15 With the progress in transformation of China s economy, the monument conservation approach was modified in the late 1990s. Monuments can now be surrounded by modern private housing (as opposed to public), or by modern commercial retail space. In December 2001 the Lhasa Jokhang was listed on the World Heritage List as an extension of the Potala Palace listing. In summer 2002, the Ngakhang wing of the Jokhang was demolished, and private apartment blocks were built on the site.
16 In spring 2006, more shops were built in front of the Lhasa Jokhang.
17 4.) Effects of the monument approach after 20 years: some key monuments are wellpreserved (Lhasa Jokhang, Potala Palace etc.)
18 historic urban structures have mostly disappeared from across the Tibetan plateau
19 The old city centres of Lhasa, Chamdo and other towns have been decimated.
20 A clash of different visions for the future of Tibet s urban settlements exists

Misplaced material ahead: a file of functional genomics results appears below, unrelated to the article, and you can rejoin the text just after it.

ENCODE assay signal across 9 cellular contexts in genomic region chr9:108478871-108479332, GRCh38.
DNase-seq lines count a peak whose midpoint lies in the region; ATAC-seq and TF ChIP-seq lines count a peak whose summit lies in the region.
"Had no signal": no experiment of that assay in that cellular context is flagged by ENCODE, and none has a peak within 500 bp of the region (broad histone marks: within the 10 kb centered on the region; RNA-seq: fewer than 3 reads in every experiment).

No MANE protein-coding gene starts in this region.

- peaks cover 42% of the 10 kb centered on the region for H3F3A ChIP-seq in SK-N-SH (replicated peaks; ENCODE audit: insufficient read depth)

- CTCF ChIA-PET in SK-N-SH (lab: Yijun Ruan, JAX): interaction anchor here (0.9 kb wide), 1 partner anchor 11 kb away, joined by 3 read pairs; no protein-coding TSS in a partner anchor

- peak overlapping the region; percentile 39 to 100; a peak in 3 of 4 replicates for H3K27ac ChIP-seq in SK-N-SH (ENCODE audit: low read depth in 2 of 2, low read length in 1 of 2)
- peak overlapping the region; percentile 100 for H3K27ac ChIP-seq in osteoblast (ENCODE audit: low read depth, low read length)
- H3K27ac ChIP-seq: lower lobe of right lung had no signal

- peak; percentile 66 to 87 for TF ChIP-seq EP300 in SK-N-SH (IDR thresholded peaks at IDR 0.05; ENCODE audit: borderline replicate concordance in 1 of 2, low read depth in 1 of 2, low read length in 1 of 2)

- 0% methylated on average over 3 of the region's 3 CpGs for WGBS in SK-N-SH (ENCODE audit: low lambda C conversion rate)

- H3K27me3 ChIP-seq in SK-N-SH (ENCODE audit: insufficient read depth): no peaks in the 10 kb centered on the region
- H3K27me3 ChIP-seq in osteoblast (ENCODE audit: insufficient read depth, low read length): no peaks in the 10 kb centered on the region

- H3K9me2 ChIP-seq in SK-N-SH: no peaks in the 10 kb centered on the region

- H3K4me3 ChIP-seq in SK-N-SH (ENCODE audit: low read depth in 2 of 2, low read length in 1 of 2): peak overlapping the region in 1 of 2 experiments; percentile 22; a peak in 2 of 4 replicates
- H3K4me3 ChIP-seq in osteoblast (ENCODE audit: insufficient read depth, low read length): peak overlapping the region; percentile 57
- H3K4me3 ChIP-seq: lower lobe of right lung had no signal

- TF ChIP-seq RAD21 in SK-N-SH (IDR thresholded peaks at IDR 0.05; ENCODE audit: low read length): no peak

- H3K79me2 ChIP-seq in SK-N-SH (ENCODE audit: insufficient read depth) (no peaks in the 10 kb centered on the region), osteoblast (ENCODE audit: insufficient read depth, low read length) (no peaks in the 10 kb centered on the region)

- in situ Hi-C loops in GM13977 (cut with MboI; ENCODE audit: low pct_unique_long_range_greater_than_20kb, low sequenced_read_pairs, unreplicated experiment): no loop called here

21 There is some hope The Lhasa Tourism Department and the Construction Department planned to resettle all residents from the Barkor area in Gateways were to be erected, and entrance charged from visitors. Preparations began in However, the central government intervened recently, stopped the plan and severely criticised all involved officials. There is some hope. Wen Jiao-bao particularly has spoken out in favour of preserving China's historic cities "At present, the pre-eminent problem existing in our country s urban construction is that some city leaders only see the economic values of natural and cultural relics but know little about the historical, scientific, cultural and artistic value of them. They seek only economic benefits and development while neglecting protection, so damage to natural and cultural relics are occurring frequently. Some city leaders simply deem the constructions of high-rise buildings as urban modernization while paying insufficient attention to protection of natural scenes and historical and cultural relics. Their large-scale dismantling and building during old city reconstruction have damaged many traditional districts and buildings with historical and culture values. Som e other city leaders prefer to demolish true historical relics and build false historical sites and artificial scenes. Though they have spent a large amount of money the results are neither fish nor fowl. We must resolutely correct such wrong practices." Quoted from a speech given by China State Council member Vice Premier Wen Jiabao at the 3rd representative conference of China Mayors Association.